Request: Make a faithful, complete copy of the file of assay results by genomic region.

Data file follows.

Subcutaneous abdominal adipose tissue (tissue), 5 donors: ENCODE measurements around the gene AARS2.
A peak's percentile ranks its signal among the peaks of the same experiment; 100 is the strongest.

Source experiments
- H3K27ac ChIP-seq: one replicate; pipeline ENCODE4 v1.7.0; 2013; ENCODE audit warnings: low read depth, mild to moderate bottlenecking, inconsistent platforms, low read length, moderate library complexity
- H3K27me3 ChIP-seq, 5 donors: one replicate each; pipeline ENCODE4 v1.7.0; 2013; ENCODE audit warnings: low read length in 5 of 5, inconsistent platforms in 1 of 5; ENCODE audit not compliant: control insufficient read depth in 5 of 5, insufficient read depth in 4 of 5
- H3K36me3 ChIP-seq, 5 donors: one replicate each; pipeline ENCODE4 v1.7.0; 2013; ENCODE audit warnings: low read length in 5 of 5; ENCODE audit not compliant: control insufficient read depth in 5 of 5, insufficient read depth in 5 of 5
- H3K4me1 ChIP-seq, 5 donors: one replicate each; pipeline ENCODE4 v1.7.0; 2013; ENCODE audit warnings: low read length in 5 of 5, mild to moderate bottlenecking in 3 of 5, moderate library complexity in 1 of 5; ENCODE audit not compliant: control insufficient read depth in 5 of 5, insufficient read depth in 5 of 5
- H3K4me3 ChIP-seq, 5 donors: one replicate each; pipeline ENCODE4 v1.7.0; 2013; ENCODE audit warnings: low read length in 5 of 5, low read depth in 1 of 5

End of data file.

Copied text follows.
Subcutaneous abdominal adipose tissue (tissue), 5 donors: ENCODE measurements around the gene AARS2.
A peak's percentile ranks its signal among the peaks of the same experiment; 100 is the strongest.

Source experiments
- H3K27ac ChIP-seq: one replicate; pipeline ENCODE4 v1.7.0; 2013; ENCODE audit warnings: low read depth, mild to moderate bottlenecking, inconsistent platforms, low read length, moderate library complexity
- H3K27me3 ChIP-seq, 5 donors: one replicate each; pipeline ENCODE4 v1.7.0; 2013; ENCODE audit warnings: low read length in 5 of 5, inconsistent platforms in 1 of 5; ENCODE audit not compliant: control insufficient read depth in 5 of 5, insufficient read depth in 4 of 5
- H3K36me3 ChIP-seq, 5 donors: one replicate each; pipeline ENCODE4 v1.7.0; 2013; ENCODE audit warnings: low read length in 5 of 5; ENCODE audit not compliant: control insufficient read depth in 5 of 5, insufficient read depth in 5 of 5
- H3K4me1 ChIP-seq, 5 donors: one replicate each; pipeline ENCODE4 v1.7.0; 2013; ENCODE audit warnings: low read length in 5 of 5, mild to moderate bottlenecking in 3 of 5, moderate library complexity in 1 of 5; ENCODE audit not compliant: control insufficient read depth in 5 of 5, insufficient read depth in 5 of 5
- H3K4me3 ChIP-seq, 5 donors: one replicate each; pipeline ENCODE4 v1.7.0; 2013; ENCODE audit warnings: low read length in 5 of 5, low read depth in 1 of 5